Republican presidential hopeful Michele Bachmann may not be Jewish—despite a misperception among some political donors—but that didn’t stop her from making a campaign stop at a Broadway office building for a small, private sit-down with Orthodox Jewish leaders.
Bachmann spent about an hour discussing issues ranging from same-sex marriage to security for the Jewish state. She reminded the group she worked on a kibbutz in Israel 40 years ago.
“She introduced herself,” said Rabbi David Zwiebel, executive vice president of the Orthodox Jewish organization Agudath Israel. “A similar group has gotten together with Governor Romney and will get together with other candidates as well.”
Bachmann, an evangelical Christian, offered brief opening remarks yesterday and then took questions. She portrayed herself as “a person of faith,” Zwiebel said, but he added that “cuts both ways” for Jewish voters because of his community’s strong belief in the need for religion and government to be separate.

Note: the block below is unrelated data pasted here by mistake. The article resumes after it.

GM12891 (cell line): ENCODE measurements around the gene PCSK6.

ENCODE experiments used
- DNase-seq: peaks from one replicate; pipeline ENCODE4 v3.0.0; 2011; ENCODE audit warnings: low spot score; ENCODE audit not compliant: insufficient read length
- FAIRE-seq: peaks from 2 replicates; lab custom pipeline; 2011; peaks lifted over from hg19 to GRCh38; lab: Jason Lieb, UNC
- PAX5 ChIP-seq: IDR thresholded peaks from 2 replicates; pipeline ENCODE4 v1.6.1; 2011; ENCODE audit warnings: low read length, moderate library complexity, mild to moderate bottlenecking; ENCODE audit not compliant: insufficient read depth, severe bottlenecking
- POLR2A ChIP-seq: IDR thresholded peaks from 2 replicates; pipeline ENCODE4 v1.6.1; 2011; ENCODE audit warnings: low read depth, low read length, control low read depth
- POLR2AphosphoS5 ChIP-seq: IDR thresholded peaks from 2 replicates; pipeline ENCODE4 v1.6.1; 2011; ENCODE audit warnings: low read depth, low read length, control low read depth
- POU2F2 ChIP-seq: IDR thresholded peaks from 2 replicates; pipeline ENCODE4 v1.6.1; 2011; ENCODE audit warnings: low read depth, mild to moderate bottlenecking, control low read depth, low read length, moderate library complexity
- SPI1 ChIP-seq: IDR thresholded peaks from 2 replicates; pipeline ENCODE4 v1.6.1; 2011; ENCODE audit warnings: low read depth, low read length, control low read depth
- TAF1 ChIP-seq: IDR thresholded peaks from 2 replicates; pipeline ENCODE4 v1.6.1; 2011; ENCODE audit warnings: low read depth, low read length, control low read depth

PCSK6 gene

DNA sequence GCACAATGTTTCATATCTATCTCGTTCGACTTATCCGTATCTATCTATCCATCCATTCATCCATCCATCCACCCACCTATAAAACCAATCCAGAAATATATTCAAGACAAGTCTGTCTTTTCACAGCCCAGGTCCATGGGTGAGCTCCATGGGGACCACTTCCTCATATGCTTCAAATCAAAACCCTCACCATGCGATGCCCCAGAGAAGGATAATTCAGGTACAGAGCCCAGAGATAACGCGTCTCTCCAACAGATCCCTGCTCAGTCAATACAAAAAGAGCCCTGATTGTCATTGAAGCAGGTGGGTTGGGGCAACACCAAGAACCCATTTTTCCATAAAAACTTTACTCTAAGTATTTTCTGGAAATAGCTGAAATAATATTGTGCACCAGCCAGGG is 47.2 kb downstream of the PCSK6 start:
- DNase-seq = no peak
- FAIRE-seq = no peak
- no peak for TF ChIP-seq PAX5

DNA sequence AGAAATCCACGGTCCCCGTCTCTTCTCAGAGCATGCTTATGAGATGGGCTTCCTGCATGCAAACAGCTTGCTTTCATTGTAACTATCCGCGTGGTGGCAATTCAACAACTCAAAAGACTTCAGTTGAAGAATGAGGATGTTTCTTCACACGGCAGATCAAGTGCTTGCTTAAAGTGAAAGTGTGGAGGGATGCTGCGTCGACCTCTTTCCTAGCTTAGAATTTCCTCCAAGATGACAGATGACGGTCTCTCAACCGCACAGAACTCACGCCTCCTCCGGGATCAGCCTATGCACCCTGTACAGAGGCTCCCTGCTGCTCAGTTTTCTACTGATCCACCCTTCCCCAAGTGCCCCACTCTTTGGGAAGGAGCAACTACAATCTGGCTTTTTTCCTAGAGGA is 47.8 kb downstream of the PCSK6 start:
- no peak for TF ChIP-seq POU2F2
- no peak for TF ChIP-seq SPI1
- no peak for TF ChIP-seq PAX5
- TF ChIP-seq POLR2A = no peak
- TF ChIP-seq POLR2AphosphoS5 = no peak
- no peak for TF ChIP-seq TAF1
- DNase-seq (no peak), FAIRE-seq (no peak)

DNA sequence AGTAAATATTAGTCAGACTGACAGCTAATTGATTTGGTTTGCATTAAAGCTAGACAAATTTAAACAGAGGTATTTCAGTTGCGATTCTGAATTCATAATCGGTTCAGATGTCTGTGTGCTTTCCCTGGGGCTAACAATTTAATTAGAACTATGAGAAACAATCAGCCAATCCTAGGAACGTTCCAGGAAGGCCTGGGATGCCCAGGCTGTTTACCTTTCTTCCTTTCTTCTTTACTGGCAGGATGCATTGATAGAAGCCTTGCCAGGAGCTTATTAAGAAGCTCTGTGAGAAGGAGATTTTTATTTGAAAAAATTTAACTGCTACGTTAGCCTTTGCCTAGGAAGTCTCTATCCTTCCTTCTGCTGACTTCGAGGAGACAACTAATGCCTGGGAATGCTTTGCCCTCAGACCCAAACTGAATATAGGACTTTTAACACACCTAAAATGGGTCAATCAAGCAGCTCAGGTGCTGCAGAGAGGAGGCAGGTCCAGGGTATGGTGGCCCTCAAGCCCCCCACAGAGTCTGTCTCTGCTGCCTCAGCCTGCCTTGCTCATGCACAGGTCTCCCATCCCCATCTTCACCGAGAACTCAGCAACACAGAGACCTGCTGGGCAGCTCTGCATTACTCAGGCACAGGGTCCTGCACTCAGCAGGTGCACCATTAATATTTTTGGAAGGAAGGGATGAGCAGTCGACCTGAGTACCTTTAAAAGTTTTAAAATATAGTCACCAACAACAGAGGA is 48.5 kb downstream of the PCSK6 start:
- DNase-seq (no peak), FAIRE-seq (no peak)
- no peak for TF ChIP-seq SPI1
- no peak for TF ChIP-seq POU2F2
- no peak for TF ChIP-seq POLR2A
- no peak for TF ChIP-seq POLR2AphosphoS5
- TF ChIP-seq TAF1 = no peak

The timing of yesterday’s session had nothing to do with Bachmann’s comments on the earthquake and hurricane that hit the East Coast in the last week, Zwiebel said.
During events in Florida, Bachmann suggested God was issuing a wakeup call for the federal government to curtail spending. Following some controversy, Bachmann’s campaign said the remarks were made in “jest.”